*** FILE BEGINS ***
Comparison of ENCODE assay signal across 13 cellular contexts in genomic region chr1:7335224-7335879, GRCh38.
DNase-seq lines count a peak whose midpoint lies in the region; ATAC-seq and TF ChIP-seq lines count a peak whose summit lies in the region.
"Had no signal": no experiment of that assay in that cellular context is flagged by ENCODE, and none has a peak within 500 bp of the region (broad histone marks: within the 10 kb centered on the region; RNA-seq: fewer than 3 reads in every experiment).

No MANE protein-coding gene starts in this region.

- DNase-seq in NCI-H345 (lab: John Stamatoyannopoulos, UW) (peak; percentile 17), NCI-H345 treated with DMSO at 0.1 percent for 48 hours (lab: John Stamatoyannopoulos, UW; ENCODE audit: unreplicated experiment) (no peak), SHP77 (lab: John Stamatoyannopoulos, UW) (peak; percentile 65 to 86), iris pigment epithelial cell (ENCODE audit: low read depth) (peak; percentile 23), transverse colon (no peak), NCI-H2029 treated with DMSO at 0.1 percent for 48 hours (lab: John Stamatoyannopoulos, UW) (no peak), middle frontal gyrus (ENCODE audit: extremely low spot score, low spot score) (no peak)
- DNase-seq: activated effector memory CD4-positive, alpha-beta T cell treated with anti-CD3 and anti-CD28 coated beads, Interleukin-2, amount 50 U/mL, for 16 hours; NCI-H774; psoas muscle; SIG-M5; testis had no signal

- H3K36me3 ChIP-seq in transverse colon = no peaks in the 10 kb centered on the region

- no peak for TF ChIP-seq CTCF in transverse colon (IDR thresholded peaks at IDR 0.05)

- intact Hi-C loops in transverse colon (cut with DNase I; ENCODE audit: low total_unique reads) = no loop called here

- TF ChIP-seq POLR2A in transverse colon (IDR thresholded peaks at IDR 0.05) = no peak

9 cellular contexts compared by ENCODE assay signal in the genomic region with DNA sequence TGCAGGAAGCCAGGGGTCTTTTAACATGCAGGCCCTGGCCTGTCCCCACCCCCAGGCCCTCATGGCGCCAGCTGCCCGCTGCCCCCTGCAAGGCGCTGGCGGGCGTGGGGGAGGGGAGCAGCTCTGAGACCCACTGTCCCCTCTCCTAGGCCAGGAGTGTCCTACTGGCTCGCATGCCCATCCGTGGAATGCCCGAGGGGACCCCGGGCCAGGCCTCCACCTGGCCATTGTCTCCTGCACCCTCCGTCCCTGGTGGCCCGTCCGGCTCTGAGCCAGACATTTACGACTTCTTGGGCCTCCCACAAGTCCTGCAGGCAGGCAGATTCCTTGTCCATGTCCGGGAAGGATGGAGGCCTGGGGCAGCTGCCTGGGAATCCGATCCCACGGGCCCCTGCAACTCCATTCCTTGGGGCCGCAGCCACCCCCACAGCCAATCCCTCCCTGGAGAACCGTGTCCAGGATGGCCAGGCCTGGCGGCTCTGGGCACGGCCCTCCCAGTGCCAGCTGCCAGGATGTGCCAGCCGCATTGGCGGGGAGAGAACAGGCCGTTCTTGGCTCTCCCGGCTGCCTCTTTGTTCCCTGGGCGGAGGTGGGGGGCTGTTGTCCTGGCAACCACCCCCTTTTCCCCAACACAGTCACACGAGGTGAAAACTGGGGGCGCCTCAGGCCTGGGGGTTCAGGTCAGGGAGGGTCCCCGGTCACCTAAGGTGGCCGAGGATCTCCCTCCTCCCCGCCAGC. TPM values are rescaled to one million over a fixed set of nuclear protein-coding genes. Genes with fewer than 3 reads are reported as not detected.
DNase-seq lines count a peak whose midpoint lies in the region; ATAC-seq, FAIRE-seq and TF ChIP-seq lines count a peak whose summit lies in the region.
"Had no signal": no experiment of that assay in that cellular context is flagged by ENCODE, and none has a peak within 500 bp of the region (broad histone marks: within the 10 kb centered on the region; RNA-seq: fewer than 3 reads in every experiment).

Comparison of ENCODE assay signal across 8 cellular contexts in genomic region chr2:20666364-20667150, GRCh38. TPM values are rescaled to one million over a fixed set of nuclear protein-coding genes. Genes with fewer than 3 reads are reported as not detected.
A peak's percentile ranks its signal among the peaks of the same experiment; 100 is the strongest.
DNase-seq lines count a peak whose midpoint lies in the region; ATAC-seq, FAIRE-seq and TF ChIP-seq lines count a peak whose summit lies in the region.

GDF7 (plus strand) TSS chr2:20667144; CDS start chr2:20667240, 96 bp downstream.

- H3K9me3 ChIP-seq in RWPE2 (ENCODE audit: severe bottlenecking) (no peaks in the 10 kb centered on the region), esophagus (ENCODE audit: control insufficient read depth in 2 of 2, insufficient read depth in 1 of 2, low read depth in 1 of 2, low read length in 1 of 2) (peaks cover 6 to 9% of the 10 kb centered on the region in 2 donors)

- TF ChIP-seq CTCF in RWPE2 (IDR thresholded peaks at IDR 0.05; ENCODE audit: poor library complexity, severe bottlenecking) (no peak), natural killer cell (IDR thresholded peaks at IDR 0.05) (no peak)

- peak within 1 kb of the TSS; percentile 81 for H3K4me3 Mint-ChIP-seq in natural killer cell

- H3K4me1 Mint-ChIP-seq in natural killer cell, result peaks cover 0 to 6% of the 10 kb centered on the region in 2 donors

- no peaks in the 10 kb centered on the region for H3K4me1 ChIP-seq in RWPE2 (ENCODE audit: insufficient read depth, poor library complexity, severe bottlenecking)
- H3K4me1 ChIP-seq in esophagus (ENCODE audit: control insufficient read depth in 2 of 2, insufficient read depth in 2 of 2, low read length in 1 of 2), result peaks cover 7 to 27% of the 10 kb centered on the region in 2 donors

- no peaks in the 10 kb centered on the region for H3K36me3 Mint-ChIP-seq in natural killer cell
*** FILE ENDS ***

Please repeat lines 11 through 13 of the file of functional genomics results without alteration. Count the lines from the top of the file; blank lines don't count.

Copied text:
9 cellular contexts compared by ENCODE assay signal in the genomic region with DNA sequence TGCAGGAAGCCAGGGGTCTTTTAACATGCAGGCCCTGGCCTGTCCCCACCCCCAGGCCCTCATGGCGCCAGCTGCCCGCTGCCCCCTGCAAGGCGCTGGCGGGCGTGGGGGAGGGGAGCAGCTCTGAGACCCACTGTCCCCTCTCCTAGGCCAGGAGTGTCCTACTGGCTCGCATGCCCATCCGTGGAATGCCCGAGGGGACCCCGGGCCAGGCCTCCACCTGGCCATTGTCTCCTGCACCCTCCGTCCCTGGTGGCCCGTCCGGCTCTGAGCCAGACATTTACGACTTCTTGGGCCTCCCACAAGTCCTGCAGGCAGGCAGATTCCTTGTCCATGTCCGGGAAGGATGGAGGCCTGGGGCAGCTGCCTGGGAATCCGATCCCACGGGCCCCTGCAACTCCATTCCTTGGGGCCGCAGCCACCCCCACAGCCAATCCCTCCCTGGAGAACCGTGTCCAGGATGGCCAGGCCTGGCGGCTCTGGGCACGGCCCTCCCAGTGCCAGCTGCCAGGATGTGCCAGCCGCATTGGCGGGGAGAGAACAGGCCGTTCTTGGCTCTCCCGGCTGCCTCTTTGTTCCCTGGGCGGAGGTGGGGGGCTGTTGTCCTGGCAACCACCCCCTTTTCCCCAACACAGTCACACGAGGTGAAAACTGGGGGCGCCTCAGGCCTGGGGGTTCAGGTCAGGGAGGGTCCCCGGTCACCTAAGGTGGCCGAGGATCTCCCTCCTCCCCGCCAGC. TPM values are rescaled to one million over a fixed set of nuclear protein-coding genes. Genes with fewer than 3 reads are reported as not detected.
DNase-seq lines count a peak whose midpoint lies in the region; ATAC-seq, FAIRE-seq and TF ChIP-seq lines count a peak whose summit lies in the region.
"Had no signal": no experiment of that assay in that cellular context is flagged by ENCODE, and none has a peak within 500 bp of the region (broad histone marks: within the 10 kb centered on the region; RNA-seq: fewer than 3 reads in every experiment).